Buddhist worshippers don’t have to fend off tourists
In Bhutan’s capital Thimphu, the locals have the holy sites almost to themselves.
What you see at the city’s National Memorial Chorten, for instance, is devout Buddhists going round and round the holy stupa, but hardly any tourists.
It’s the beginning of the tourist season in Bhutan, but so far the number of foreigners visiting this remote Himalayan country is lower than expected this year.
Usually, Americans make up the highest number of tourists to Bhutan. They come to witness the ancient Buddhist sites, the spectacular Himalayan mountains and the traditional way of life in Bhutan.
But this year, the Bhutanese are afraid that the Americans might not be able to afford the costly trip because of the economic crisis.
Waiting for the tourists to arrive
On these early March days, there are only a few Westerners on the streets of Thimphu. And many of those are aid workers, UN employees or members of NGO’s. The Bhutanese are still waiting for the tour groups from the US, France or Germany to arrive this year.
The low turnout of tourists is especially evident at the city’s major tourist sights. One of them is the National Memorial Chorten, which is one of Thimphu’s most important relgious shrines.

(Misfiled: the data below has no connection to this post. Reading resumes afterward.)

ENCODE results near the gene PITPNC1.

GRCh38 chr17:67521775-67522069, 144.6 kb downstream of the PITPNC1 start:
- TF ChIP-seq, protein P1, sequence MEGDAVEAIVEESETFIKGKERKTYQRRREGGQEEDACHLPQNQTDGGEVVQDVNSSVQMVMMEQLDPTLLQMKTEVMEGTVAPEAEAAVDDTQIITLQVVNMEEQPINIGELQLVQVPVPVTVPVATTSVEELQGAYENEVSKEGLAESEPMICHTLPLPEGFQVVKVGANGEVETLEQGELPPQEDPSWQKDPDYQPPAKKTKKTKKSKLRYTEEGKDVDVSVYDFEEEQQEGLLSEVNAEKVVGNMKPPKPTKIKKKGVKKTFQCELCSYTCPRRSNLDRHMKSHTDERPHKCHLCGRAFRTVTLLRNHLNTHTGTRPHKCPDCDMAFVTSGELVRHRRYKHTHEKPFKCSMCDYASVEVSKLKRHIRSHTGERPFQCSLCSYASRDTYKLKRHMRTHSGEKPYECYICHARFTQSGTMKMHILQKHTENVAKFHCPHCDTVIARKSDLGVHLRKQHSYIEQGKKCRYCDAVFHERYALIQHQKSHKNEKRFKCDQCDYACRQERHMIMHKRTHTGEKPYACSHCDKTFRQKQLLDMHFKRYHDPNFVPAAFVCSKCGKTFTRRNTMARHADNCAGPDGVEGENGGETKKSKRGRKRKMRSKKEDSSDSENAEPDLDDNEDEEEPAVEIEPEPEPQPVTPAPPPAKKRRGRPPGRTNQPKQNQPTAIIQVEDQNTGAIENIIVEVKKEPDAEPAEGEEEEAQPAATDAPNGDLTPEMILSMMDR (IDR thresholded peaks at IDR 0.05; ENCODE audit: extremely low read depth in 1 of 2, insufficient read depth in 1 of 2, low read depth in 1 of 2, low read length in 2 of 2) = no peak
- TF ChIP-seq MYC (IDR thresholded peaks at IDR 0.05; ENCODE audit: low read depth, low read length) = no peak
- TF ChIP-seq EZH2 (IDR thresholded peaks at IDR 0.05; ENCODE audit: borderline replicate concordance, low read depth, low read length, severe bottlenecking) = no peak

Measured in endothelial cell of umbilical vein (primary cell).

This giant white stupa was built in 1974 to honor the popular third King of Bhutan, Jigme Dorji Wangchuk. He died in 1972 and is considered the founder of modern-day Bhutan.
Every morning, large numbers of elderly Bhutanese women and men come here to worship. They walk around the chorten in a clockwise direction immersed in prayer, sit down a while and chat, then go for another round.
Before or after making their rounds, the faithful stop by the entrance to the shrine to whirl the big red prayer wheels, setting of the bells that you can hear throughout the premises.